UK

Facial recognition database 'risks targeting innocent people'

Notting Hill carnival Image copyright PA
Image caption Facial recognition technology was used at Notting Hill Carnival

The "rapid" growth of a police facial recognition database could lead to innocent people being unfairly targeted, a watchdog has warned.

Biometrics Commissioner Paul Wiles said the Police National Database (PND) now had at least 19 million custody photographs on it.

But it is thought that hundreds of thousands are of innocent people.

The Home Office said police should delete images of unconvicted people if asked to do so.

Prof Wiles said that police have taken "mug shots" of people upon arresting them since Victorian times, but technical developments today - which allow digital pictures to be uploaded to a searchable national database - have moved "much faster" than the legislation.

Pictures of people who are entitled to the presumption of innocence - that is those who have not been convicted - are being kept on a national file for up to six years, he said.

He told BBC Radio 4's Today programme: "I think it's very worrying because if we're not careful the public will lose confidence in the police."

In a government review published in February, the Home Office concluded that those who are not convicted have the right to request that their custody image is deleted from all police databases.

A High Court ruling in 2012 said retaining the custody images of unconvicted people amounted to a breach of human rights.

The PND contains custody images, taken at police stations after someone is arrested.

Of these, more than 16 million have been enrolled in a gallery which can be searched using facial recognition software, including pictures of individuals who are released without charge or later cleared.

Police 'experimenting'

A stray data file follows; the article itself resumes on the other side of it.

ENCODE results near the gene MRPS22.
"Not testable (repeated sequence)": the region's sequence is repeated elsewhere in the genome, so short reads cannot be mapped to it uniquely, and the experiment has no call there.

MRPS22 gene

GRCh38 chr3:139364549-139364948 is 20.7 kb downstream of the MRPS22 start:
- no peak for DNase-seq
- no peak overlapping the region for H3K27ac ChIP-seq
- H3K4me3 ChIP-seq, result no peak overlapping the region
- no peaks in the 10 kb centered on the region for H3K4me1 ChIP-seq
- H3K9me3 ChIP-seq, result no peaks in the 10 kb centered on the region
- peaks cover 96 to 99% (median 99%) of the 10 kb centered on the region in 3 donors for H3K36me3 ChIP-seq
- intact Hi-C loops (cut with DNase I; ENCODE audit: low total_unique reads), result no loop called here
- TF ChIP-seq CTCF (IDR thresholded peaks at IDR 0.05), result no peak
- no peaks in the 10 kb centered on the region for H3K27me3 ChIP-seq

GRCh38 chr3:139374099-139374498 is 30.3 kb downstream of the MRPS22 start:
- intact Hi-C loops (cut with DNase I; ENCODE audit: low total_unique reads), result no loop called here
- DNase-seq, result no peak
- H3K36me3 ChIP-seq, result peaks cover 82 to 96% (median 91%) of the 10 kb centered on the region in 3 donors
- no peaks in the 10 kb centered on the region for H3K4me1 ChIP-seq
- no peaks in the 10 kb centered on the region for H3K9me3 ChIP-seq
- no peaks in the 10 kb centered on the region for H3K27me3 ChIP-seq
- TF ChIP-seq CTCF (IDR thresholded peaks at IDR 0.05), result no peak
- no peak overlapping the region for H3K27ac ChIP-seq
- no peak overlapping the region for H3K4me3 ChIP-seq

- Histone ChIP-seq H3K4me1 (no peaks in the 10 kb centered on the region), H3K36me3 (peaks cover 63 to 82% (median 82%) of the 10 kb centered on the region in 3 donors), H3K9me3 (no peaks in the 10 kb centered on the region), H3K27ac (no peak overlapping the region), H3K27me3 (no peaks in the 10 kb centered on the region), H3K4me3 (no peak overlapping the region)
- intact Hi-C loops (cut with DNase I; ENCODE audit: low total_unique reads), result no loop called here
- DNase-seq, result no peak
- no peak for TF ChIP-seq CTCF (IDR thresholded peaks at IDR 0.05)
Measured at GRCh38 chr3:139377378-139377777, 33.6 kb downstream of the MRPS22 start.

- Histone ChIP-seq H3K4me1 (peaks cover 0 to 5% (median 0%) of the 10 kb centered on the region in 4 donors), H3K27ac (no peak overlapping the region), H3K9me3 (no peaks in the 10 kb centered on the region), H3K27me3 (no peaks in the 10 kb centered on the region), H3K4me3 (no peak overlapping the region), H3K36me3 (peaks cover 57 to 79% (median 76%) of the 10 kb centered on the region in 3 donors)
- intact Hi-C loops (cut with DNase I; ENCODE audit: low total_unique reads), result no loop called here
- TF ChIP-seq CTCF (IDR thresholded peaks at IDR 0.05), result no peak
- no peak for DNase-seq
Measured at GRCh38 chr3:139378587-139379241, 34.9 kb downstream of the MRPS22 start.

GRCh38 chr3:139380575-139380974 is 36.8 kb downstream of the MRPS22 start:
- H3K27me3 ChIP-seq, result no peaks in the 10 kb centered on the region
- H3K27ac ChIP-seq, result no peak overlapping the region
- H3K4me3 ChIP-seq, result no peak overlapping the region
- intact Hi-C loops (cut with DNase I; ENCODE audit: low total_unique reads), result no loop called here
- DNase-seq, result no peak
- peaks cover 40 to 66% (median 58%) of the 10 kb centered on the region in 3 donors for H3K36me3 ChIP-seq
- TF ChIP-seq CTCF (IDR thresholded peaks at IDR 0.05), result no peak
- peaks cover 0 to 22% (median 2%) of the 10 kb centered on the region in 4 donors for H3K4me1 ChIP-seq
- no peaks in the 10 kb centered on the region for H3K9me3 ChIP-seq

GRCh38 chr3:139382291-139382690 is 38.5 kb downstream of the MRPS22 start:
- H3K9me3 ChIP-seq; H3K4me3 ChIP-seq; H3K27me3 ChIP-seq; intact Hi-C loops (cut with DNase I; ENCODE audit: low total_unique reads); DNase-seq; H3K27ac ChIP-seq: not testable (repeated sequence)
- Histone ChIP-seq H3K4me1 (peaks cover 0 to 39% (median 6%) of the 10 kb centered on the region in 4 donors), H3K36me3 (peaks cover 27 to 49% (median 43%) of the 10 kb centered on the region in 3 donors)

Prof Wiles told the BBC that new biometrics - such as voice and facial recognition - can be "equally useful" to the police as DNA and fingerprinting, adding that the police "are quite right to be experimenting with this".

But he warned that there was a "legislative deficit" around them which needs to be addressed first.

He pointed out in his annual report that facial imaging was also being used in public places, including to check Notting Hill carnival-goers against a watch list.

"The use of facial images by the police has gone far beyond using them for custody purposes," he said.

Prof Wiles, who has held the post since last year, warned wrongful allegations could occur from the "very rapid growth" of the database.

Currently, different forces use their own systems to upload images to the central database, with "varying degrees of image quality", the report said.

"This situation could easily produce differential decision making and potentially runs the risk of false intelligence or wrongful allegations," it added.

Image copyright EPA

Prof Wiles, whose job is to scrutinise how police and other authorities retain information including DNA samples, profiles and fingerprints, said hundreds of thousands of innocent people were on the PND.

This is because they were later released or cleared in court, but never deleted from the database.

But Prof Wiles pointed out that police have the discretion to refuse such a request and warned that the "complex" proposals could result in a "postcode lottery".

He said: "I have said that to the government [that] I think what they've put in place is a much more complicated process - that would be much simpler if deletion was simply automatic."

Renate Samson, chief executive of Big Brother Watch, welcomed the watchdog's warnings, saying: "It is of very serious concern that the Home Office appear to be so unwaveringly set on embedding facial biometric recognition technology into policing without debate, regulation, legislation or independent scrutiny."

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